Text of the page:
Wednesday, August 28, 2013

PGM Goes Green

As the guest blogger for this month, I am thrilled to share my experience interning at the Pueblo Grande Museum under Roger Lid man, the Museum Director.  As an administration intern, with an interest in museum administration, I was able to gain a greater insight into the day-to-day operations of a museum and the duties and responsibilities of a museum director. My primary responsibilities and duties ranged from attending fundraising, PGM staff, Tovrea Castle Meetings to working behind the information counter and interacting with guests.  However, it was my assignment to develop and coordinate the museum's environmental sustainability plan that proved to be the most educating and rewarding.

Six months ago, before I started my internship at PGM, I had only a vague idea of the concept of sustainability and would have guessed it had something to do with vanishing civilizations due to my background in anthropology. This isn’t far from the truth. Sustainability basically means to endure. This multifaceted concept centers on maintaining the balance between society, the economy, and the environment (also known as the three “pillars of sustainability”) for current and future generations. Balancing all three pillars will ensure that future generations will have ample resources they need to survive and endure. So it’s not a far stretch for museum’s to support and promote sustainability within their communities. Museums are stewards of history and culture by preserving objects of importance for future generations. Museums have a “unique contribution to the public by collecting, preserving, and interpreting the things of this world”, according to the American Alliance of Museum’s Code of Ethics. Museums also serve as civic institutions that bring people together from putting aside their differences and, in so doing, can help to promote individual and collective engagement with ideas and issues that will shape government policies, social values, and individual actions.   It is this mission of protecting the history and cultures of the world and educating the public that coincides perfectly with the concepts of sustainability.  While all three pillars are extremely important and do not exist in isolation of each other, PGM decided to focus on the environmental component of sustainability. With Roger Lidman and Collection Assistant, Laura Andrew's guidance,  I was able to craft a plan that integrated  the museum’s goal to address, educate, and  promote “green” sustainable practices  with the museum’s current mission statement.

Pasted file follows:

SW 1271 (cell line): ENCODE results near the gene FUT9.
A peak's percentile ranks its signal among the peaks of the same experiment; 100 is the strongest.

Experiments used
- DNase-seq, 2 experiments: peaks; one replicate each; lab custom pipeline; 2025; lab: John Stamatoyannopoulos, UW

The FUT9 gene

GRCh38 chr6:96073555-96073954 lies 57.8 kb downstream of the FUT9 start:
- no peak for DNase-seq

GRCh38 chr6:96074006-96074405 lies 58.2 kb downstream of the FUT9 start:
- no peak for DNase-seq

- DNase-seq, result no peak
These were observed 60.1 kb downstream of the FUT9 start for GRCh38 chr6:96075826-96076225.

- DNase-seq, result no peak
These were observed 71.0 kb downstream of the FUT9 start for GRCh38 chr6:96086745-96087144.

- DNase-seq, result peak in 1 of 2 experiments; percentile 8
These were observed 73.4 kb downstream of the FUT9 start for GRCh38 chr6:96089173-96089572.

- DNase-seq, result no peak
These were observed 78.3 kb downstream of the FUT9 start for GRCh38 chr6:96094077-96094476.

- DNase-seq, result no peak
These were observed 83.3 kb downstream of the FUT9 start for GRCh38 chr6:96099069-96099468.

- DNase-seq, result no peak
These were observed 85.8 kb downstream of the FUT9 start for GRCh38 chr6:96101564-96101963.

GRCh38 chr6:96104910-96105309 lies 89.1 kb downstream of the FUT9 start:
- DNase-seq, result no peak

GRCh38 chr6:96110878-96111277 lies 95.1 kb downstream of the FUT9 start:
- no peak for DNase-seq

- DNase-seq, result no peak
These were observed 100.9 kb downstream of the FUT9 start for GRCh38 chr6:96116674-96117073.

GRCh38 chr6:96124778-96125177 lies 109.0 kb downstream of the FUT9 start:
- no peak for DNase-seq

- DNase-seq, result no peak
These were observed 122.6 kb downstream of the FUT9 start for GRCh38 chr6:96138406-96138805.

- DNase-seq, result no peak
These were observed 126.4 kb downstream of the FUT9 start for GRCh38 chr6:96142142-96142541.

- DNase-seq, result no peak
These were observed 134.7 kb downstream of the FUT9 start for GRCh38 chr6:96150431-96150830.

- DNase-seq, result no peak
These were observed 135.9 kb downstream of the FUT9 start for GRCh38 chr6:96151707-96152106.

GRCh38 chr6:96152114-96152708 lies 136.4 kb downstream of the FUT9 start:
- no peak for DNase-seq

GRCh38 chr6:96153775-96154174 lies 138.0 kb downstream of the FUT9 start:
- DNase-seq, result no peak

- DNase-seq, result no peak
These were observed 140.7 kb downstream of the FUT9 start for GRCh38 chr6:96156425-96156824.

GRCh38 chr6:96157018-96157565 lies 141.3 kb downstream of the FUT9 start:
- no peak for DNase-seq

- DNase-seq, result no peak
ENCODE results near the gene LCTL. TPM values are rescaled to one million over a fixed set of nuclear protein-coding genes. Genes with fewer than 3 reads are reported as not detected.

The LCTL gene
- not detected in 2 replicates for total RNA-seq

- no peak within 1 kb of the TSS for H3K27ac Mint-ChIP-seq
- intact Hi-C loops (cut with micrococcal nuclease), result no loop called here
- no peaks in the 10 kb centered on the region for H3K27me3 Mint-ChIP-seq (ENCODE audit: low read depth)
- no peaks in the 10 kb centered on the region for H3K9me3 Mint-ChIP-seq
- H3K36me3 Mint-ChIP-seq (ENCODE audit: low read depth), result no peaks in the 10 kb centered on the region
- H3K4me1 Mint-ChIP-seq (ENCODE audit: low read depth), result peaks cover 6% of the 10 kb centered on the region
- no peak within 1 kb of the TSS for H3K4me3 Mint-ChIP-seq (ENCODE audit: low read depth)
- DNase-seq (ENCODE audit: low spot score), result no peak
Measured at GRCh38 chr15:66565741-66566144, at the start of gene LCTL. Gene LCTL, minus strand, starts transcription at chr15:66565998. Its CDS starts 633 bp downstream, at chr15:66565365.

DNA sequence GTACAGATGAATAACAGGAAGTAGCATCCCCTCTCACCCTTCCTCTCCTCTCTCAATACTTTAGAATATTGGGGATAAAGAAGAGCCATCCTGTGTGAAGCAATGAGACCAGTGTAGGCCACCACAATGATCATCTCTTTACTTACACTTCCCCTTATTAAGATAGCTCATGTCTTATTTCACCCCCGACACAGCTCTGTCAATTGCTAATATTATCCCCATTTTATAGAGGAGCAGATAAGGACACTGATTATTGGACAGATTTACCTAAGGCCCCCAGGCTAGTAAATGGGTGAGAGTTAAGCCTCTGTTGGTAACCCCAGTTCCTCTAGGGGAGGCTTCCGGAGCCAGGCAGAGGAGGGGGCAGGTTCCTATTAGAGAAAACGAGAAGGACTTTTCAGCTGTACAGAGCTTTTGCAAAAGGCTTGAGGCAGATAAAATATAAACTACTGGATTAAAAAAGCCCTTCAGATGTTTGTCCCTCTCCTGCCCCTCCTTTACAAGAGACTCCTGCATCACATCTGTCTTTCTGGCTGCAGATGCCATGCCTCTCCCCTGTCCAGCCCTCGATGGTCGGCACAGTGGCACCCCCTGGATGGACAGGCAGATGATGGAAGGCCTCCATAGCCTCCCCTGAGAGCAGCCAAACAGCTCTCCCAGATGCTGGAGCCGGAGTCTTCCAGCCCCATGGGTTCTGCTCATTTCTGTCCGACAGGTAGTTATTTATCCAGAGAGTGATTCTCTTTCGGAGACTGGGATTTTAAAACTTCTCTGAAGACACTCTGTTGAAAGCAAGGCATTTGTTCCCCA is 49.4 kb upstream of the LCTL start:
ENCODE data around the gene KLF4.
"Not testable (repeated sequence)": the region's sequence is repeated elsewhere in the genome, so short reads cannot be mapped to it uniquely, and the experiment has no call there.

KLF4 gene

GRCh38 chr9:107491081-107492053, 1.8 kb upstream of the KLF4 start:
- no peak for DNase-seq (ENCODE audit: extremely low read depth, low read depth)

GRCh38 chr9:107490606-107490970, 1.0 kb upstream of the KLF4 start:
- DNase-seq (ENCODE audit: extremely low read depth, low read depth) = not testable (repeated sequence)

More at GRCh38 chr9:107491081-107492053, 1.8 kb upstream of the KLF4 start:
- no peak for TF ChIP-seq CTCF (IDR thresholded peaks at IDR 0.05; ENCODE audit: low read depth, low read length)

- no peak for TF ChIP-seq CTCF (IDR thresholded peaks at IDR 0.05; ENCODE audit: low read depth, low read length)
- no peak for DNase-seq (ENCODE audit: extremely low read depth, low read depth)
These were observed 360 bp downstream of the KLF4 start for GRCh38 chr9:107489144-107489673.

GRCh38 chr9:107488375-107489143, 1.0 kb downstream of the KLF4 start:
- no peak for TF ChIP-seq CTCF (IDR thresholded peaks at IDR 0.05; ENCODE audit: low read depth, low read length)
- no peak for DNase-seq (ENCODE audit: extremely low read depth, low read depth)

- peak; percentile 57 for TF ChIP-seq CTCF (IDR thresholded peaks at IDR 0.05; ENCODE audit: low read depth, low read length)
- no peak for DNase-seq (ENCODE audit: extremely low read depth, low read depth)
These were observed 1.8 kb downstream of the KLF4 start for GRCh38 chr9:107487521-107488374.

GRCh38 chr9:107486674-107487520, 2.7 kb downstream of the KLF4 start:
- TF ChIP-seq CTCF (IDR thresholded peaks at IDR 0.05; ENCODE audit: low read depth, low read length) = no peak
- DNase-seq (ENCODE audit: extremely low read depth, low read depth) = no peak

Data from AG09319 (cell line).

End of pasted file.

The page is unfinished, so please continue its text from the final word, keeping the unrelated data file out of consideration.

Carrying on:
Constructing the environmental sustainability plan for the museum wasn’t as difficult as I had expected. Roger would always say, “Don’t reinvent the wheel, just build upon what has already been built”, so we first met with the City of Phoenix’s Department of Environmental Programs to get some ideas on ways to approach and build a sustainability plan that not only reflected the City of Phoenix’s environmental sustainability goals, but to also promote and educate the public about sustainability. I also consulted with Thomas Williams, Sustainability Coordinator at Scottsdale Community College and Betty Lombardo, Manager of ASU’s Sustainability Practices Department, in order to gather ideas and feedback on the best green practices for PGM. After the museum staff had compiled an audit of their facilities and sustainability practices, Roger, Laura, and I, evaluated and generated environmentally sustainable development parameters that would be used to implement the museum’s goals and strategies. Our goals were simple:  Increase Awareness, Conserve Energy, Improve Air Quality, Conserve Water Resources, Prevent Pollution, and Increase Waste Diversion. These goals were integrated throughout the facility and offices, as well as, programs and events the museum provides for the citizens of Phoenix. Each goal within the plan is supported by a detailed list of actions to be undertaken by the staff and suggested to our museum visitors, suppliers, and vendors. A particularly noteworthy part of the plan is the section on Governance and Measuring Success, which includes developing a system of performance measures and data collection to access and document levels of achievement and to remain accountable to the citizens of the City of Phoenix.

I’m extremely grateful for the experiences and knowledge I gained during my internship at the Pueblo Grande Museum. One of the most resonating aspects of this internship and coordinating the sustainability plan, was that I began to change my personal habits to reflect ones more environmentally sustainable. I began recycling not only paper, but also aluminum and plastic at home.  In order to reduce my carbon footprint, I now ride the bus and light rail more often and work at home whenever I can. Bottled water has now become taboo in my household, and instead my family uses filtered water from the tap. Most surprisingly, I recently met with a woman in Sitka, Alaska, where I am interning at the Sitka Historical Society Museum for the summer, and she is currently putting together a report about sustainable tourism practices in Alaska. Through my experience with PGM, I was able to convince her that museums can play a vital role in promoting and bringing awareness to sustainability practices within the tourism industry. Six months ago, I would have been unable to talk her about the three pillars of sustainability and suggest that museum’s partner with other organizations to achieve their long-term sustainable goals. After the knowledge I have gained from my internship at PGM, I now see how important sustainability is to the promotion, preservation, and protection of our resources, history, and culture for future generations to come.

Posted By Brooke Wheeler, Museum Administration Intern

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